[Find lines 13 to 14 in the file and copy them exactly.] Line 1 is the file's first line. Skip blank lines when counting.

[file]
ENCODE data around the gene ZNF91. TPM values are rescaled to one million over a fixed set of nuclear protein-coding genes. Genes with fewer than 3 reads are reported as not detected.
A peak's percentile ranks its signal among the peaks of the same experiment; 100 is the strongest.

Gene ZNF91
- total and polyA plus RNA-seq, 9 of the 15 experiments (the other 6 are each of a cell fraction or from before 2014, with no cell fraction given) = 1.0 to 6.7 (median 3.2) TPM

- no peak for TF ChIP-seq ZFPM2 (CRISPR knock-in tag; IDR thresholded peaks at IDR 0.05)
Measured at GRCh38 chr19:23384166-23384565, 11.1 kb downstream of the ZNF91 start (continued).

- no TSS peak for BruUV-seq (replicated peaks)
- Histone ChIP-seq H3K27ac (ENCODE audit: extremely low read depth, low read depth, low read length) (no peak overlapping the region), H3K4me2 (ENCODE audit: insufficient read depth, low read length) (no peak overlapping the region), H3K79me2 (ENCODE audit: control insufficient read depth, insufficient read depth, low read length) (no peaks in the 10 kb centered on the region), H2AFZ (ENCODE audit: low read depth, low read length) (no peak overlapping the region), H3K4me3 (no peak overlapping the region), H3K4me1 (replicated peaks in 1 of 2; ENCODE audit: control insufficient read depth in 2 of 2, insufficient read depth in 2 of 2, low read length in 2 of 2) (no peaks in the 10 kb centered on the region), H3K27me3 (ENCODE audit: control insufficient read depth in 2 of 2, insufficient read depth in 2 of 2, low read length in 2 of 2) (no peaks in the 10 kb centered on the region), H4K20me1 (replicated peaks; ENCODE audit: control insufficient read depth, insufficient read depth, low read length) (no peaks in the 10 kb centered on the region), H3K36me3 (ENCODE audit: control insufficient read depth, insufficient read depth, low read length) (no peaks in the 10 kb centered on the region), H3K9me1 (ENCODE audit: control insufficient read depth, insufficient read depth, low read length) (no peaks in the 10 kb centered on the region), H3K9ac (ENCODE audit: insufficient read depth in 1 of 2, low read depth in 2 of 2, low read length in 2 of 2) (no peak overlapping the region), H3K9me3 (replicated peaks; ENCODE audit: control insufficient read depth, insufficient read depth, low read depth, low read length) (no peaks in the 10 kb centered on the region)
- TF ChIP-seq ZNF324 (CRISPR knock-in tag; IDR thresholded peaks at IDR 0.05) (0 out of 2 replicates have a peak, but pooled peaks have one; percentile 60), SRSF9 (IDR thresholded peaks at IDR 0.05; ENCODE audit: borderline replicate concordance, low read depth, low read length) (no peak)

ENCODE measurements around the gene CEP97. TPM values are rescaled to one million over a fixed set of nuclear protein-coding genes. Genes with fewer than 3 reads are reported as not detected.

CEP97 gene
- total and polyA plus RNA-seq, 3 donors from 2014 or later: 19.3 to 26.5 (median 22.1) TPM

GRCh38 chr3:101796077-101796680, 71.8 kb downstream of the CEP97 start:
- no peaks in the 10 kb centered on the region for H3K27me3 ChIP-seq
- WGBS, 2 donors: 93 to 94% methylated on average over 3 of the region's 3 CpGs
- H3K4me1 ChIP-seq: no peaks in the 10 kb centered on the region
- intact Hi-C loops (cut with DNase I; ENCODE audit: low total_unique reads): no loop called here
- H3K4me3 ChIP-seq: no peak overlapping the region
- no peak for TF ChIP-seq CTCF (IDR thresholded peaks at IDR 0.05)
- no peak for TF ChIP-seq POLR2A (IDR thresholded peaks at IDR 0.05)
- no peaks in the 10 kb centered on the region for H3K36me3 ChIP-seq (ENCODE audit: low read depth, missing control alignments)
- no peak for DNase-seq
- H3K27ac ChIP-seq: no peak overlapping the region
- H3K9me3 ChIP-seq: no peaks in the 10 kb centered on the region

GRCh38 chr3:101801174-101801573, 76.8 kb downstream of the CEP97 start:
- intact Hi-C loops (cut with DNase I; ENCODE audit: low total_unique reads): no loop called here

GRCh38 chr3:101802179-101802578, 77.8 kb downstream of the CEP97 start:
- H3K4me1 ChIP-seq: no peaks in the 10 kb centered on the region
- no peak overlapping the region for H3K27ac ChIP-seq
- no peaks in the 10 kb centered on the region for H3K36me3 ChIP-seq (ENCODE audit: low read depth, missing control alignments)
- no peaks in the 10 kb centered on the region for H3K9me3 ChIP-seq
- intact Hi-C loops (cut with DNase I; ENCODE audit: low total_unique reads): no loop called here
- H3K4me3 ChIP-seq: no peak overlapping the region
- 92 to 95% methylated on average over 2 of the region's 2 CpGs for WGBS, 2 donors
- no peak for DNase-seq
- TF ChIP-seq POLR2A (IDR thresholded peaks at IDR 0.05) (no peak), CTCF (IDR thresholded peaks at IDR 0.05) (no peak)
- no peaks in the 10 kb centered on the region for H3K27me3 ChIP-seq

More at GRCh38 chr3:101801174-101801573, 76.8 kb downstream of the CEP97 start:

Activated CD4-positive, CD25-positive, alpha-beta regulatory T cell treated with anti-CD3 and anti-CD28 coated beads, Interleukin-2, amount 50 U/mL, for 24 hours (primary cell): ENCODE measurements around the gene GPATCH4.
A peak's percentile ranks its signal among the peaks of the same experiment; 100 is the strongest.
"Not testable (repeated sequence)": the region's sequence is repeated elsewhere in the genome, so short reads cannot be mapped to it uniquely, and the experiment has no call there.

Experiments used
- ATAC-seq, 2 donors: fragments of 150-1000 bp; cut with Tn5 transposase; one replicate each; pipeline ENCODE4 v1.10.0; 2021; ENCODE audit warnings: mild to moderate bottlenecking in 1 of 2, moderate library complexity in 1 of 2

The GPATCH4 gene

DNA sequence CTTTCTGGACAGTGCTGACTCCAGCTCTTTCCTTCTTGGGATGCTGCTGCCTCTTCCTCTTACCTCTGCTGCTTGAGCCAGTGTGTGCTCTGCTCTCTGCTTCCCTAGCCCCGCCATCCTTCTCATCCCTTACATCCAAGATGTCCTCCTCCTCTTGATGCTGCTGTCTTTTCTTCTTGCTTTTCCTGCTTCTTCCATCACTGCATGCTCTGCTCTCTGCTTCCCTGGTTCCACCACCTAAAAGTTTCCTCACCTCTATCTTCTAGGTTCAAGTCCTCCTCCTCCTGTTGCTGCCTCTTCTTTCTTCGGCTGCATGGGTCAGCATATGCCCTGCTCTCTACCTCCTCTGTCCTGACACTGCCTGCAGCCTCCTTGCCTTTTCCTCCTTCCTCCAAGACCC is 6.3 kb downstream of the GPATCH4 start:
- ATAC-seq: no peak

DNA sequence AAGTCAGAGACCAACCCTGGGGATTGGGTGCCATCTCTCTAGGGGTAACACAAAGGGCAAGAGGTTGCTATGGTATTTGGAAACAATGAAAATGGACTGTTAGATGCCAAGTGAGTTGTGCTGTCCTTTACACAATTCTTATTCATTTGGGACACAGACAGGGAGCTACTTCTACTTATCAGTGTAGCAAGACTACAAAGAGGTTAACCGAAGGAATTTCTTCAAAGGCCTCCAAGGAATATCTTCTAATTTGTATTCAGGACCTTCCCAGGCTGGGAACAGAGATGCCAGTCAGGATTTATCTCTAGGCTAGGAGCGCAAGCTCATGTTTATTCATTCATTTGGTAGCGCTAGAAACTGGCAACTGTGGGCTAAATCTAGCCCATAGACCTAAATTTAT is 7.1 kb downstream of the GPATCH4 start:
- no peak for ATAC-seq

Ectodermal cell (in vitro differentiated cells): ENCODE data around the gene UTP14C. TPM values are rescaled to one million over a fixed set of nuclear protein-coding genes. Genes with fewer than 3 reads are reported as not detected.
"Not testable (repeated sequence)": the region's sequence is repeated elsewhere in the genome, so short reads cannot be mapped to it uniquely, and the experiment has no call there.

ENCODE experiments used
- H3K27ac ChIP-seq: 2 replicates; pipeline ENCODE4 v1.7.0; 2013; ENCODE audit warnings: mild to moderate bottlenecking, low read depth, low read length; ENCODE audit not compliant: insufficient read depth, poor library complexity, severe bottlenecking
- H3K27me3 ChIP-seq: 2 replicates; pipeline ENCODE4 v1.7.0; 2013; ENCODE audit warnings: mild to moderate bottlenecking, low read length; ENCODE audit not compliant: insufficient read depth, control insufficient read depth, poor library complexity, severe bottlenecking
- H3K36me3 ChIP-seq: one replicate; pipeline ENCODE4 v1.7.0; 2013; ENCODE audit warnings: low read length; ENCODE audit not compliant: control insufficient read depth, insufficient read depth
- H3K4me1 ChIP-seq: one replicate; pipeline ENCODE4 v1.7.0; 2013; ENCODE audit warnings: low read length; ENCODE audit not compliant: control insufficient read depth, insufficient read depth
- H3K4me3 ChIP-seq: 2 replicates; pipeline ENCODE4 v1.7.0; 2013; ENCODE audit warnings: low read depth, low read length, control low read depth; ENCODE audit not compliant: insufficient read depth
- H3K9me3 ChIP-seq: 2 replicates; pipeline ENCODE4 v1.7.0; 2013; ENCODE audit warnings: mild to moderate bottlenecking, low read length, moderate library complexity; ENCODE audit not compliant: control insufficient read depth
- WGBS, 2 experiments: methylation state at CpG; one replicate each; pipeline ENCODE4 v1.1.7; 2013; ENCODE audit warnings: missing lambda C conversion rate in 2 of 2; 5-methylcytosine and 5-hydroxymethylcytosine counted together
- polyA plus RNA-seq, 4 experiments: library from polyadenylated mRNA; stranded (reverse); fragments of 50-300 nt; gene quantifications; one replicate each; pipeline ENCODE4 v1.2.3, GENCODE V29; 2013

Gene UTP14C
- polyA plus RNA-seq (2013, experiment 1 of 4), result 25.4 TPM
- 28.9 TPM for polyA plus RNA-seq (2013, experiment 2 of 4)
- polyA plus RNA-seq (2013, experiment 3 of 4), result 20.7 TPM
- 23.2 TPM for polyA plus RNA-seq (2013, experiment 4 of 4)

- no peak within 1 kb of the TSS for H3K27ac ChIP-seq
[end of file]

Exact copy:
GRCh38 chr3:101796077-101796680, 71.8 kb downstream of the CEP97 start:
- no peaks in the 10 kb centered on the region for H3K27me3 ChIP-seq